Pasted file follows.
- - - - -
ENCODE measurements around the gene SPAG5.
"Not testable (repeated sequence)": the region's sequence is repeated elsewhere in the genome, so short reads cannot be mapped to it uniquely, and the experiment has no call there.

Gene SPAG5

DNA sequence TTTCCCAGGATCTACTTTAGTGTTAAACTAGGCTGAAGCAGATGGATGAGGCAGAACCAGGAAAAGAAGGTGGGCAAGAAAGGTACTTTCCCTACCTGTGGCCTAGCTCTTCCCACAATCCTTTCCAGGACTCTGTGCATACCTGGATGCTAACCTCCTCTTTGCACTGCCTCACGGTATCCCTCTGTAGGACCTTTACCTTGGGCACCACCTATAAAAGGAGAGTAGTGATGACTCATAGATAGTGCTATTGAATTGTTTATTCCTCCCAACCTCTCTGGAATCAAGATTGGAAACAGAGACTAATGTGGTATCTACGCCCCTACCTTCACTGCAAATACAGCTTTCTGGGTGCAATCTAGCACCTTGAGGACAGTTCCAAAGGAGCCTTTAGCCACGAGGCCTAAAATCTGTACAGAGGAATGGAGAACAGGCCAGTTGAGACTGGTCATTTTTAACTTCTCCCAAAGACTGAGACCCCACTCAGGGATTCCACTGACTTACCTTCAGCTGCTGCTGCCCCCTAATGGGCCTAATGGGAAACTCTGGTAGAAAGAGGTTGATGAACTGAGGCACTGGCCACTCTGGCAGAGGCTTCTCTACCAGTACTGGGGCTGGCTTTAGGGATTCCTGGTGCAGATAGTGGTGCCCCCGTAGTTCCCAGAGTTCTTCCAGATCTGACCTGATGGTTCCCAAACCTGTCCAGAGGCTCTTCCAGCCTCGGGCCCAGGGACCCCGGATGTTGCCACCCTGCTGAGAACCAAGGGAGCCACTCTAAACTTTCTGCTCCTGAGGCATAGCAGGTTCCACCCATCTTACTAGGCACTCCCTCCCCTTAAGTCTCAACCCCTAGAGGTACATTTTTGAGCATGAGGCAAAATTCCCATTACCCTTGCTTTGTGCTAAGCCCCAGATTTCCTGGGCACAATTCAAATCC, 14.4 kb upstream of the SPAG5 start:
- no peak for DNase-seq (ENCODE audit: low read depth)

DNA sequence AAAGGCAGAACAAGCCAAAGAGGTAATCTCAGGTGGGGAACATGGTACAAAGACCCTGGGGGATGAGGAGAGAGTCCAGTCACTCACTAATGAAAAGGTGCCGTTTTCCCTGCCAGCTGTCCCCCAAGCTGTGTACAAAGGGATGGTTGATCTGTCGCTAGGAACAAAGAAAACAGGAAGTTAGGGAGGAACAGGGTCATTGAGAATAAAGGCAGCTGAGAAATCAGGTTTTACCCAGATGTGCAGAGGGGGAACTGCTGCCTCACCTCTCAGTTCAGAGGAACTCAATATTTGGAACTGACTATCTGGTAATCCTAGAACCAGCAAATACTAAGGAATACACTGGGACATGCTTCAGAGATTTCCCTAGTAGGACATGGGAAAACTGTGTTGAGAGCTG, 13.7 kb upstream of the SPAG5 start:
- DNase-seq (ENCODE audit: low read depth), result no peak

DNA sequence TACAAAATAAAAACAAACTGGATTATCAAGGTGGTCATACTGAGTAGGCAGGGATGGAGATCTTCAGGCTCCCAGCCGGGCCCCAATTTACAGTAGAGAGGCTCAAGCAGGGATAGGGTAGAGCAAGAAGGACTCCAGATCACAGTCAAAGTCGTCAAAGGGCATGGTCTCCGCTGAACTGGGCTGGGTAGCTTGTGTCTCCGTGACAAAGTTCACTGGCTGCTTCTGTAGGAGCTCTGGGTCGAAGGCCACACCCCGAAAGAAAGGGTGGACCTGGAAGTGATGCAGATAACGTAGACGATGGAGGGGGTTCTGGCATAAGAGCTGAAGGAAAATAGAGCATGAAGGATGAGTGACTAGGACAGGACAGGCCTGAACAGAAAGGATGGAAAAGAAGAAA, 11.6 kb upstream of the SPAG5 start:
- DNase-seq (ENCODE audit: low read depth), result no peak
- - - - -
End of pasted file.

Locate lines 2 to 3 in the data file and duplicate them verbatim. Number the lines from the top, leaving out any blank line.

"Not testable (repeated sequence)": the region's sequence is repeated elsewhere in the genome, so short reads cannot be mapped to it uniquely, and the experiment has no call there.

Gene SPAG5